• Design of the conceptual and physical schemas: interacting with the users of the system to understand what data is to be stored in the DBM and how it is likely to be used
    • Security and authorization: ensuring that unauthorized data access is not permitted
    • Data availability and recovery from failures: ensuring if the system fails, users can continue to access as much of the uncorrupted data as possible
    • Database tuning: modifying the database to ensure adequate performance as user requirements change.


1.8 Structure of a DBMS

  • When a user issues a query, the parsed query is presented to a query optimizer, which uses information about how the data is stored to produce an efficient execution plan for evaluating the query.
  • An execution plan is a blueprint for evaluating a query, and is usually represented as a tree of relational operators (with annotations that contain additional detailed information about which access methods to use, etc).
  • Files and Access Methods layer includes a variety of software for supporting the concept of a file, which, in DBMS, is a collection of pages or a collections of records. This layer typically supports a heap file, or file of unordered pages, as well as indexes.
  • Buffer manager brings pages in from disk to main memory as needed in response to read requests.
  • The lowest layer of the DBMS software deals with management of space on disk, where the data is stored. Higher layers allocate, deallocate, read, and write pages through the disk space manager.
  • DBMS components associated with concurrency control and recovery include:
    • transaction manager, which ensures that transactions request and release locks according to a suitable locking protocol and schedules the execution transactions;
    • lock manager, which keeps track of requests for locks and grants locks on database objects when they become available
    • recover manager, which is responsible for maintaining a log, and restoring the system to a consistent state after a crash.

1.7 Transaction Management

  • A transaction is any one execution of a user program in a DBMS.
  • Concurrent Execution of Transactions
    • locking protocol is a set of rules to be followed by each transaction and enforced by DMS in order to ensure that even though actions of several transactions might be interleaved, the net effect is identical to executing all transactions in some serial order.
    • Lock is a mechanism used to control access to database objects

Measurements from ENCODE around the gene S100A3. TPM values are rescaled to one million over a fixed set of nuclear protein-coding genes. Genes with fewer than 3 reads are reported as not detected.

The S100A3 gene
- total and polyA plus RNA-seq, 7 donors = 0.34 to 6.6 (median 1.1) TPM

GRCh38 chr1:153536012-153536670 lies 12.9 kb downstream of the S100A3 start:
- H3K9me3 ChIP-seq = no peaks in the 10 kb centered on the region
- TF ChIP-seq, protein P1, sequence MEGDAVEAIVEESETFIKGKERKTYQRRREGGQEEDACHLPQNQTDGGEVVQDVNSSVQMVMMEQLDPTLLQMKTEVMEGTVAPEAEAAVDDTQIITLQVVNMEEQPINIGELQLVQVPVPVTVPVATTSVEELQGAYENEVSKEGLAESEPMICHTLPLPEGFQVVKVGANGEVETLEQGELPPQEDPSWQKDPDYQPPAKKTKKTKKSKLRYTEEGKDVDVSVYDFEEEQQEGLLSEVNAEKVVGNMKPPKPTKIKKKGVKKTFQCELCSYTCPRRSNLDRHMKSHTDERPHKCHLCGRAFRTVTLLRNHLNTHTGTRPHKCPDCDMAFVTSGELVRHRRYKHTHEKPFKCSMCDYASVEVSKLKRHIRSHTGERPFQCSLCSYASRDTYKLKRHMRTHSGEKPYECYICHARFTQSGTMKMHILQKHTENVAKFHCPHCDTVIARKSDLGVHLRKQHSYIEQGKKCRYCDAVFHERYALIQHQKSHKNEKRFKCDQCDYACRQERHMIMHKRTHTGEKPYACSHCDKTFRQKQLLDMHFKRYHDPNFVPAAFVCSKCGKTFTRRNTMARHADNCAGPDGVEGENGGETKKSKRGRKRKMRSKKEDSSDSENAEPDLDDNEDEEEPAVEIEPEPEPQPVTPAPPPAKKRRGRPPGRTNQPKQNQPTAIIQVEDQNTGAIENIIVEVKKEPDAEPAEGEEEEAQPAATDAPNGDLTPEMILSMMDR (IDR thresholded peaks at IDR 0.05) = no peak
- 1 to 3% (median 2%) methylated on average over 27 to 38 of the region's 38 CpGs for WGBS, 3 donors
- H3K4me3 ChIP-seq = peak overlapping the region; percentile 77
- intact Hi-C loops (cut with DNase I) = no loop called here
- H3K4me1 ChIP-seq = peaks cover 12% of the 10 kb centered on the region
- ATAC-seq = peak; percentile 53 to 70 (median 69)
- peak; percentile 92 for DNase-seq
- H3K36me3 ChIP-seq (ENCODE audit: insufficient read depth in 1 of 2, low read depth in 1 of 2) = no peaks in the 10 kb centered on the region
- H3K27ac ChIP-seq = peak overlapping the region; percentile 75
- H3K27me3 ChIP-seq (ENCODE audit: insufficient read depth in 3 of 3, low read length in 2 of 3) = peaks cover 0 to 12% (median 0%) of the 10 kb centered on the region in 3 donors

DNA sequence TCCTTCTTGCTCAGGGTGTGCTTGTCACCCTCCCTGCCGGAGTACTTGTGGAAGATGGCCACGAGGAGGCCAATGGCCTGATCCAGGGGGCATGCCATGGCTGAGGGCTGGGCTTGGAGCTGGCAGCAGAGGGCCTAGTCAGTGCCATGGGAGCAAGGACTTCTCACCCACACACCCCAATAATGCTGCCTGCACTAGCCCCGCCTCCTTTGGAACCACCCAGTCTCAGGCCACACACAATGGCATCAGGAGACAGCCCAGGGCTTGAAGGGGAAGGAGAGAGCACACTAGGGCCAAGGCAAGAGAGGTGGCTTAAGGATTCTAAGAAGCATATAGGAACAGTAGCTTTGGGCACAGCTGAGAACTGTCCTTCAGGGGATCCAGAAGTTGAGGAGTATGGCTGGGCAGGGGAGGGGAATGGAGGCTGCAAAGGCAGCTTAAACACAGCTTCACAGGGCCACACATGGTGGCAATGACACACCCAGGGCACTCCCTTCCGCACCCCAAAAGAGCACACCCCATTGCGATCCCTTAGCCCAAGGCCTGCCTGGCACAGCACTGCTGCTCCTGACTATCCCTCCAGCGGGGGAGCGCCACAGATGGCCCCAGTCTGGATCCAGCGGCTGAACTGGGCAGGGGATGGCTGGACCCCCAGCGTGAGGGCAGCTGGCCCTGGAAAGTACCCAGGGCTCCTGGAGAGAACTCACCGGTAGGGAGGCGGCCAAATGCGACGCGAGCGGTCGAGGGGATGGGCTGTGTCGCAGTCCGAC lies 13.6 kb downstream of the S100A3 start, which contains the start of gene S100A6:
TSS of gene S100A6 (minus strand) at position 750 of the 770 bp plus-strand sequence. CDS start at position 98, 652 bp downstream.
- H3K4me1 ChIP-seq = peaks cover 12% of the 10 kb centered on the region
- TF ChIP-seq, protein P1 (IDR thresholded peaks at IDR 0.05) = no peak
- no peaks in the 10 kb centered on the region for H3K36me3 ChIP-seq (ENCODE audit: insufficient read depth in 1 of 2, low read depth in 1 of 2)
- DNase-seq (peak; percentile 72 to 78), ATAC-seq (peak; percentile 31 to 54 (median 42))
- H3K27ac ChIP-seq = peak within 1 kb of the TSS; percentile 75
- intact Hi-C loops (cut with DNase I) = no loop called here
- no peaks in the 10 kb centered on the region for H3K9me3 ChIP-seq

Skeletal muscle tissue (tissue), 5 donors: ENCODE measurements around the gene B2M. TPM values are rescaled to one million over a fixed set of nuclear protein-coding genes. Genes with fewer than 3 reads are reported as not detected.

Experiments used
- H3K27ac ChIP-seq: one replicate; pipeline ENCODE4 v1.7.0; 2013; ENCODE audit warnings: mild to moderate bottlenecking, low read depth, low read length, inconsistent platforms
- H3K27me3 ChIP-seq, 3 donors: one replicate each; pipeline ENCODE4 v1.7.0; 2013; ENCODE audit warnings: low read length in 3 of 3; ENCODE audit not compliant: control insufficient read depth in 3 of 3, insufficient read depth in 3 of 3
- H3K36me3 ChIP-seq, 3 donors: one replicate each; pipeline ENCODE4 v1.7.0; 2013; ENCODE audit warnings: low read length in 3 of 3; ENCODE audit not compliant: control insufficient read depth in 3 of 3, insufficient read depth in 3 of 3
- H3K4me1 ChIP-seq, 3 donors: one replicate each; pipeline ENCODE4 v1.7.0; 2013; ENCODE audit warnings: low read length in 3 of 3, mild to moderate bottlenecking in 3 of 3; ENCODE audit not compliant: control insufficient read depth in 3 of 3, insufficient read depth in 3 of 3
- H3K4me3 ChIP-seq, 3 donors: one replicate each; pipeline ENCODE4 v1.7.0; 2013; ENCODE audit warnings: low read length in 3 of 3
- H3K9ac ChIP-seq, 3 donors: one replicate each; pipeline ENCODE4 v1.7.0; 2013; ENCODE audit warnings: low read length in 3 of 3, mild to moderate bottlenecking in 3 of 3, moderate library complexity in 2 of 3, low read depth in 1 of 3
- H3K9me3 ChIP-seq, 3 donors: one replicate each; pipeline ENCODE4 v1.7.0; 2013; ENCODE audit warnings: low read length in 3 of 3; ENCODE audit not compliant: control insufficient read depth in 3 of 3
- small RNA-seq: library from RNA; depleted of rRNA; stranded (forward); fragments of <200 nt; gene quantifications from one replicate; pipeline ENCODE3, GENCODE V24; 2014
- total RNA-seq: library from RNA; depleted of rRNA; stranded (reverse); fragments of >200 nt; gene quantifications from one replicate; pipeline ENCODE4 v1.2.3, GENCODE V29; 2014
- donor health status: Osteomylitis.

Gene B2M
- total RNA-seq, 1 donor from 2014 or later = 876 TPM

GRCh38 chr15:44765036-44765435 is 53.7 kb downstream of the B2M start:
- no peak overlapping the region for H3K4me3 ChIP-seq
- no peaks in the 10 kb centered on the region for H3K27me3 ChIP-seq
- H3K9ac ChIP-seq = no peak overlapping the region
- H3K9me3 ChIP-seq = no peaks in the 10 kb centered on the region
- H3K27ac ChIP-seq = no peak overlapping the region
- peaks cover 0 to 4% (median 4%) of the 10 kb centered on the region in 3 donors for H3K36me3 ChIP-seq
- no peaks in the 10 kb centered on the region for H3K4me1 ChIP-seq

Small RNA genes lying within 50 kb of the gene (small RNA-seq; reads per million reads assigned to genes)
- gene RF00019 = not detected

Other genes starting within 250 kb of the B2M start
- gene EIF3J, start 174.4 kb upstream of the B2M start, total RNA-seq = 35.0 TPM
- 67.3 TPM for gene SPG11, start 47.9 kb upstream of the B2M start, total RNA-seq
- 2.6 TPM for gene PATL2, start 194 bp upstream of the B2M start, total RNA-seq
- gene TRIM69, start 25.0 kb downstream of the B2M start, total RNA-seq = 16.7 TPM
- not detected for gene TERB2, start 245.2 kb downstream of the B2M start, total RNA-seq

• shared locks on an object can be held by two different transactions at the same time
      • exclusive lock on an object ensures that no other transactions hold any lock on this object.


  • Incomplete Transactions and System Crashes
    • The DBMS maintains a log of all writes to the database
    • Write-Ahead Log (WAL): each write action must be recorded in the log (on disk) before the corresponding change is reflected in the database itself.
    • Checkpoint: The procedure of periodically forcing some information to disk to reduce the time required to recover from a crash.
  • Summary
    • Every object that is read or written by a transaction is first locked in shared or exclusive mode, respectively. Placing a lock on an object restricts its availability to other transactions and thereby affects performance.
    • For efficient log maintenance, the DBMS must be able to selectively force a collection of pages in main memory to disk. Operating system support for this operation is not always satisfactory.
    • Periodic checkpointing can reduce the time needed to recover from a crash. Of course, this must be balanced against the fact that checkpointing too often slow down normal execution.

1.6 Queries in a DBMS

  • Questions involving the data stored in a DBMS are called queries.
  • Relational calculus is a formal query language based on mathematic logic and queries in this language have an intuitive, precise meaning.
  • Relational algebra is another formal query language, based on a collection of operators for manipulating relation, which is equivalent in power to the calculus.
  • A DBMS enables users to create, modify, and query data through a data manipulation language (DML).
  • The DML and DDL are collectively referred to as the data sublanguage when embedded within a host language.